Former FL Senator Nan Rich pushes gubernatorial bid in Tampa
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06/21/13 Janelle Irwin
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Former Florida Senator Nan Rich, a Democrat, isn’t getting much traction within her own party in her bid for governor against Rick Scott. During a Tampa Tiger Bay luncheon Friday, the South Florida progressive said her low name recognition across the state isn’t going to hold her back.

Three other Democrats have declared candidacy in the gubernatorial election, but none have a resume likely to stand up against potential primary contenders like Charlie Crist and Alex Sink. Nan Rich was recently denied the opportunity to speak at a Florida Democratic Party event. The Republican Party of Florida came to Rich’s defense, but just Friday released a press release condemning her as a progressive liberal. Rich said it’s all just part of the political game.

Before being introduced to the non-partisan political club at the Straz Center, Rich was jokingly asked if she planned on bringing Lenny Curry, chair of the Republican Party of Florida, on as her publicist.

A Tampa criminal justice lawyer, Adam Bantner, considers himself a conservative. He said he understands the strategy behind publicizing Rich’s bid against Scott, but doesn’t necessarily agree with it.

Former gubernatorial candidate Alex Sink has said she will make a decision about whether or not she will run again by September. When asked how she would beat Sink in a primary, Rich touted her experience as a state lawmaker.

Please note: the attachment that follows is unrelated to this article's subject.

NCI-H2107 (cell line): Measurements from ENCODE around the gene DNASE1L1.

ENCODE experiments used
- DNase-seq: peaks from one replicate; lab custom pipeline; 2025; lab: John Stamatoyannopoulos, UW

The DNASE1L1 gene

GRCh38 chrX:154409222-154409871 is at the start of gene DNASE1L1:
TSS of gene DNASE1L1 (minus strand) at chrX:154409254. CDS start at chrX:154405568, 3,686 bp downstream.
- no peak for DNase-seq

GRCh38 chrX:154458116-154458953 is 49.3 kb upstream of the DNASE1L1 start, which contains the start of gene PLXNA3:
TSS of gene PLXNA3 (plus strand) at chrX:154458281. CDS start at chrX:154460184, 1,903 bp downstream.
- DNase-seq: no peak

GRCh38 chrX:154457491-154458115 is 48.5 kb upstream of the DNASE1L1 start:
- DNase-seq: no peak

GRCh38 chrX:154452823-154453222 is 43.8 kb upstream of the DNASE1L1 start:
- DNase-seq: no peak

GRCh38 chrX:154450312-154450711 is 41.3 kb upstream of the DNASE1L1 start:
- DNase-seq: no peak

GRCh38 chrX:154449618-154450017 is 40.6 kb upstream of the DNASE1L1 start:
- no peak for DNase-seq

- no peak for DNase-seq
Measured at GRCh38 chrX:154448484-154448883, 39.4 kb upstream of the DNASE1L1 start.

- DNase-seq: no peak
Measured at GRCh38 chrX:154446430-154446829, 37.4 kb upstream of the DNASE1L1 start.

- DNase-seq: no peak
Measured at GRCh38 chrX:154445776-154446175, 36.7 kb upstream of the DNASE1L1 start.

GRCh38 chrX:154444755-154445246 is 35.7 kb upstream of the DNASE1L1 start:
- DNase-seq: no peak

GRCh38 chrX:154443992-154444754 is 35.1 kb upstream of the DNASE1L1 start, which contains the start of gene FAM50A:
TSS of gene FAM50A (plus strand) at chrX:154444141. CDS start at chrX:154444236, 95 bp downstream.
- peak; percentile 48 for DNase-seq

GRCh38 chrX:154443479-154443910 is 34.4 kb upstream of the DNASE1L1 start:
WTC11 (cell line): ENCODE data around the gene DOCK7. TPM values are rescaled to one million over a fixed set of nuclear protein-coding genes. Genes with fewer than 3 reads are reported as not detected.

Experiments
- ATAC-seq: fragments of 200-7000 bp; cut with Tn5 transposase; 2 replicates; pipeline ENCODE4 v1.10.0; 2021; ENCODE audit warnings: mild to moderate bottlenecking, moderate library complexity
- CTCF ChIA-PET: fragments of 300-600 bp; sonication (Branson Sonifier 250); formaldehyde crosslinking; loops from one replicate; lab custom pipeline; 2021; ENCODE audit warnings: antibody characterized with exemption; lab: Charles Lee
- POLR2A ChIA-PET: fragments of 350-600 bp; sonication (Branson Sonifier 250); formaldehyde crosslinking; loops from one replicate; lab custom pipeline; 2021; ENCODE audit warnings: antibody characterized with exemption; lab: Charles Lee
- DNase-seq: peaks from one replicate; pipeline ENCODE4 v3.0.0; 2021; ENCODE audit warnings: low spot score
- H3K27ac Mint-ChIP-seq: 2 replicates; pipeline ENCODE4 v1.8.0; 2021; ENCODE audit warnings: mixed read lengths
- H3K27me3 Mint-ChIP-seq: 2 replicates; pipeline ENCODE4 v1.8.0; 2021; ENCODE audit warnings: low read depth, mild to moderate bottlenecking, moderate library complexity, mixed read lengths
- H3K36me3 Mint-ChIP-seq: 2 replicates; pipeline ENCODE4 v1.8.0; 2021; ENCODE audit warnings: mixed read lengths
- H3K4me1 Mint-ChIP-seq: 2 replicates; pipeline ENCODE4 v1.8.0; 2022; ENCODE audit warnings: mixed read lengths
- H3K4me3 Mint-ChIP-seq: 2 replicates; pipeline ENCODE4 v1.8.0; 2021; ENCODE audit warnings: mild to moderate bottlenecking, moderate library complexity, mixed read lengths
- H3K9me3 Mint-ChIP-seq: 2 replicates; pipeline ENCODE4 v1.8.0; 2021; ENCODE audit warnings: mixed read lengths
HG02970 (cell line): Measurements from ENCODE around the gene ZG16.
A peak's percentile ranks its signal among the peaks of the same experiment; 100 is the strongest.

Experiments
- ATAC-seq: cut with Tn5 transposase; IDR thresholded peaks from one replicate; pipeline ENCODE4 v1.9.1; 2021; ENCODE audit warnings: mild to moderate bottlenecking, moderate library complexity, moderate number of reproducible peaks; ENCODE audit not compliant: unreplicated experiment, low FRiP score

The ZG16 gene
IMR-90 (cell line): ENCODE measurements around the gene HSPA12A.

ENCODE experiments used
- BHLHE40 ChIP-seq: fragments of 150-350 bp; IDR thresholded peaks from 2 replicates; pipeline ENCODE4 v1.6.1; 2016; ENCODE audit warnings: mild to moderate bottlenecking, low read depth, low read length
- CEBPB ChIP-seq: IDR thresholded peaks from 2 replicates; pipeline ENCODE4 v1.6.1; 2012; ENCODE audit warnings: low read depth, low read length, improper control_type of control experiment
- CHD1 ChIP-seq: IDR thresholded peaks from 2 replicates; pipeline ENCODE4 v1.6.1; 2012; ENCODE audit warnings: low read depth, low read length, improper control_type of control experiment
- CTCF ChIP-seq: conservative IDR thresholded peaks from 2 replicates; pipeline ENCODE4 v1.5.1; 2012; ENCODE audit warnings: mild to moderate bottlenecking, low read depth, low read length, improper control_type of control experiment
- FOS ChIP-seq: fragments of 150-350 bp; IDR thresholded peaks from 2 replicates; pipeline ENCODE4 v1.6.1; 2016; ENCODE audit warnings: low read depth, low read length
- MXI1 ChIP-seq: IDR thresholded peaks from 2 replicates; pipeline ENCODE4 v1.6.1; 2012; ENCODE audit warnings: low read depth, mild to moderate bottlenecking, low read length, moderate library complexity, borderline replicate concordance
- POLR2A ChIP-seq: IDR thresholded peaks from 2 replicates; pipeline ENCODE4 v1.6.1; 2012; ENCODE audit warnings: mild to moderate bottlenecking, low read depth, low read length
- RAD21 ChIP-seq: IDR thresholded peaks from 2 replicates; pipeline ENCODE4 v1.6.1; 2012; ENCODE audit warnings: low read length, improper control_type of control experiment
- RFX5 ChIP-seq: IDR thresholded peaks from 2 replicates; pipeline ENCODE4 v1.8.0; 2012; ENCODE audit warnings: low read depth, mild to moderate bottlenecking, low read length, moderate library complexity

She continued with claims that her voting record on gun control legislation sets her apart from other would-be contenders. That includes her consistent ‘F’ ranking from the National Rifle Association.

Some strategists claim the strongest democratic candidates are moderate and tend to emerge from the I4 corridor. Rich lacks much of the name recognition carried by Charlie Crist and Alex Sink, but where she lives and how well she’s known isn’t something Rich said she’s prepared to let get in the way.

Rich said she wants to run, and win, for governor because of Rick Scott’s failed first term. She blasted the Republican governor for turning down federal dollars for high speed rail, funding for senior in home care programs and most recently, the legislature’s failure to approve any sort of Medicaid expansion. She said even though Scott eventually came out in favor of expanding the state’s program, it wasn’t enough.

Rich plans to capitalize on her head start against other Democrats who may join the race by continuing to tour the state to boost her name recognition. She’ll be in Volusia County Saturday morning for a breakfast with other Democrats.





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